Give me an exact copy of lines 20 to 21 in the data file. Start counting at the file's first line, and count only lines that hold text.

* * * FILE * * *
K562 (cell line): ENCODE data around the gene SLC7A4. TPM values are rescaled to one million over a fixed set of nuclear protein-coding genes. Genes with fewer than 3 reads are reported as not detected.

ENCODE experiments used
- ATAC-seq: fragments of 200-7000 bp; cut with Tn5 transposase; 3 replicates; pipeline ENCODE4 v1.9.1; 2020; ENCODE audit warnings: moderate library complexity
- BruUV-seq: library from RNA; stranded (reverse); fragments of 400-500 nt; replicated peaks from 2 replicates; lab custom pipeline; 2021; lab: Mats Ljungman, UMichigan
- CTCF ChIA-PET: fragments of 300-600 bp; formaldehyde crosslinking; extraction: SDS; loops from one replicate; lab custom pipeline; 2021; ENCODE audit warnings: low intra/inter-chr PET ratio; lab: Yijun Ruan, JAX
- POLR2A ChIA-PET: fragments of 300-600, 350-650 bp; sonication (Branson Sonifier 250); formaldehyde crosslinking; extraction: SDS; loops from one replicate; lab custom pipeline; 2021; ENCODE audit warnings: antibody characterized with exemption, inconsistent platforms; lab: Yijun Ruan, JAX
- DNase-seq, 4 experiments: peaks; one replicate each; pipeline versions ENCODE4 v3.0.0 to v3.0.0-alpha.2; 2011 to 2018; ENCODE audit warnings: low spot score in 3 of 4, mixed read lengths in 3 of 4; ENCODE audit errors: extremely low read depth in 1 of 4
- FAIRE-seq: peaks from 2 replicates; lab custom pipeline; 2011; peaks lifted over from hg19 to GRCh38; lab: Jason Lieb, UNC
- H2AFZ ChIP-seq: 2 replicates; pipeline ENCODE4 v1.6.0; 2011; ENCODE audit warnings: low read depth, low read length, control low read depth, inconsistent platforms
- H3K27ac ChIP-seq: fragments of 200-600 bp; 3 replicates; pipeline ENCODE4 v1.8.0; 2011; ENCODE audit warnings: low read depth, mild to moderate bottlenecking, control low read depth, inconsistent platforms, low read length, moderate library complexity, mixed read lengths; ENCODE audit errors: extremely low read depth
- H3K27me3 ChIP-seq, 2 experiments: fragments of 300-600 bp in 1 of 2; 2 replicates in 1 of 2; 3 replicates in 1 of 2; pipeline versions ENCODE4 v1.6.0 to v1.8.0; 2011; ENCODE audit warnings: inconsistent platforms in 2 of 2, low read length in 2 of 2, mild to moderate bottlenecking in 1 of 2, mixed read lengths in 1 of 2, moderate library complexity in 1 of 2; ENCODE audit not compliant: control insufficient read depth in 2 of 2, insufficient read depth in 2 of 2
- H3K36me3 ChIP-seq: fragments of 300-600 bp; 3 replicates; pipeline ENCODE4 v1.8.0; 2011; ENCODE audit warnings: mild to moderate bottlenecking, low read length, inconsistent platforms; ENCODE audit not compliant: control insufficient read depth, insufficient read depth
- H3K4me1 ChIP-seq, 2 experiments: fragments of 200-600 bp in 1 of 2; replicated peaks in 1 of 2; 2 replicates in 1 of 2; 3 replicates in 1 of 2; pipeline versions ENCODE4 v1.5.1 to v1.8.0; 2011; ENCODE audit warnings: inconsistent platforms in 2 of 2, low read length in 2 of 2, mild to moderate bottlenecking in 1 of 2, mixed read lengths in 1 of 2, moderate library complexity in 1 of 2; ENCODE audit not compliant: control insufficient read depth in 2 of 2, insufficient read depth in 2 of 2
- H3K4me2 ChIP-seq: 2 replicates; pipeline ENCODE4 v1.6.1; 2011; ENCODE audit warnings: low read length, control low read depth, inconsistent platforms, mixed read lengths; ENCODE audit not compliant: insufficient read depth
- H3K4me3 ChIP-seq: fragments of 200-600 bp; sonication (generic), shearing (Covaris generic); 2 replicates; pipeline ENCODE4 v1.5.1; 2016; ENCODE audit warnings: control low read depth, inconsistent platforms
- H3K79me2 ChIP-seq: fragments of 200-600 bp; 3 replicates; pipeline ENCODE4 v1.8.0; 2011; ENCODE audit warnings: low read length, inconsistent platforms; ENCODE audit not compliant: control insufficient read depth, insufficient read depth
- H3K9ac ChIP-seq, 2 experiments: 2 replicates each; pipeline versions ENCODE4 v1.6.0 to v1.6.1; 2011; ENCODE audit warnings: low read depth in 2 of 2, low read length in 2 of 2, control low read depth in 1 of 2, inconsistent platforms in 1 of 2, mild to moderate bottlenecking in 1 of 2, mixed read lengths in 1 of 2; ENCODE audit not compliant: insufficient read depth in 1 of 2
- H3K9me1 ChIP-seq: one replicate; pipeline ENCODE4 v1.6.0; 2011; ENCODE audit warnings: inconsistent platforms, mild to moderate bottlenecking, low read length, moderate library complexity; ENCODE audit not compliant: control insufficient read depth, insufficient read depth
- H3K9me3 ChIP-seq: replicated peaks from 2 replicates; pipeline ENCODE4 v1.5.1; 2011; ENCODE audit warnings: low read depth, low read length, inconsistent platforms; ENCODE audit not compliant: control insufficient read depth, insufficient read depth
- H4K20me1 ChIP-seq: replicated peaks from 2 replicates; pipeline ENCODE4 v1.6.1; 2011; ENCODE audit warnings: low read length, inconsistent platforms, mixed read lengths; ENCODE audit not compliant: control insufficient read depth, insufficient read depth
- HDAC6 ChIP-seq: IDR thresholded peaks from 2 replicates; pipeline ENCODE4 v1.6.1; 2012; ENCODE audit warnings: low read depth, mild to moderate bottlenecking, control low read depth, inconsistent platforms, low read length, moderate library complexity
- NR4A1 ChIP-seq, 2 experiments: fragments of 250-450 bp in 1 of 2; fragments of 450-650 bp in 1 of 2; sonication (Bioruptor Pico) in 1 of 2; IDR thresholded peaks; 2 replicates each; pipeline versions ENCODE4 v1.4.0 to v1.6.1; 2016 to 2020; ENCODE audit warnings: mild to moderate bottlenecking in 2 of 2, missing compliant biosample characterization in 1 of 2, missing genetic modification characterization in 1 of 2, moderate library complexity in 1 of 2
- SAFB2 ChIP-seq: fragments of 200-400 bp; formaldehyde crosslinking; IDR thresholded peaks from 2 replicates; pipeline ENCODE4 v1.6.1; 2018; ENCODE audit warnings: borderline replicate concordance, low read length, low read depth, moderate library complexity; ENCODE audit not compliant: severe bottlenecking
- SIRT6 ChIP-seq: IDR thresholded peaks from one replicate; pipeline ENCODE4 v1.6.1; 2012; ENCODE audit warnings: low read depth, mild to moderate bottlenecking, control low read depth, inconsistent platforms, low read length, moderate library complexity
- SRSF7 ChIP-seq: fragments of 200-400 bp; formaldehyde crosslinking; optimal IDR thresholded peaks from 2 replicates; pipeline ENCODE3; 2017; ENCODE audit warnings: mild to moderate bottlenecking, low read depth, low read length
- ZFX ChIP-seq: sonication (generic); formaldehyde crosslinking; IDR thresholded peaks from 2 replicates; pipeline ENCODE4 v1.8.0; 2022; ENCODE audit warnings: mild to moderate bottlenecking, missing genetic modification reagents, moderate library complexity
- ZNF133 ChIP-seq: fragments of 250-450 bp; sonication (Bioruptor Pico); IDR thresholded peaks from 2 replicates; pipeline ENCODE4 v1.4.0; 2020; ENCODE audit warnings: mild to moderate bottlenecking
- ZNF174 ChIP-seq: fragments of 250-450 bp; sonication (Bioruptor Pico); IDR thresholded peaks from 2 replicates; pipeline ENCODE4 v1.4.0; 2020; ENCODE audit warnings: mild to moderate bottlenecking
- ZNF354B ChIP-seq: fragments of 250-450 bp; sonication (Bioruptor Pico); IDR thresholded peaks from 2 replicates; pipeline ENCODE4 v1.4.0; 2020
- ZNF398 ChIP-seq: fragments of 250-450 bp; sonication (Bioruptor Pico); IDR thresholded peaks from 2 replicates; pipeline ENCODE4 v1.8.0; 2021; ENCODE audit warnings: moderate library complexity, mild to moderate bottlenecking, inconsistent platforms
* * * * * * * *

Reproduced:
- H4K20me1 ChIP-seq: replicated peaks from 2 replicates; pipeline ENCODE4 v1.6.1; 2011; ENCODE audit warnings: low read length, inconsistent platforms, mixed read lengths; ENCODE audit not compliant: control insufficient read depth, insufficient read depth
- HDAC6 ChIP-seq: IDR thresholded peaks from 2 replicates; pipeline ENCODE4 v1.6.1; 2012; ENCODE audit warnings: low read depth, mild to moderate bottlenecking, control low read depth, inconsistent platforms, low read length, moderate library complexity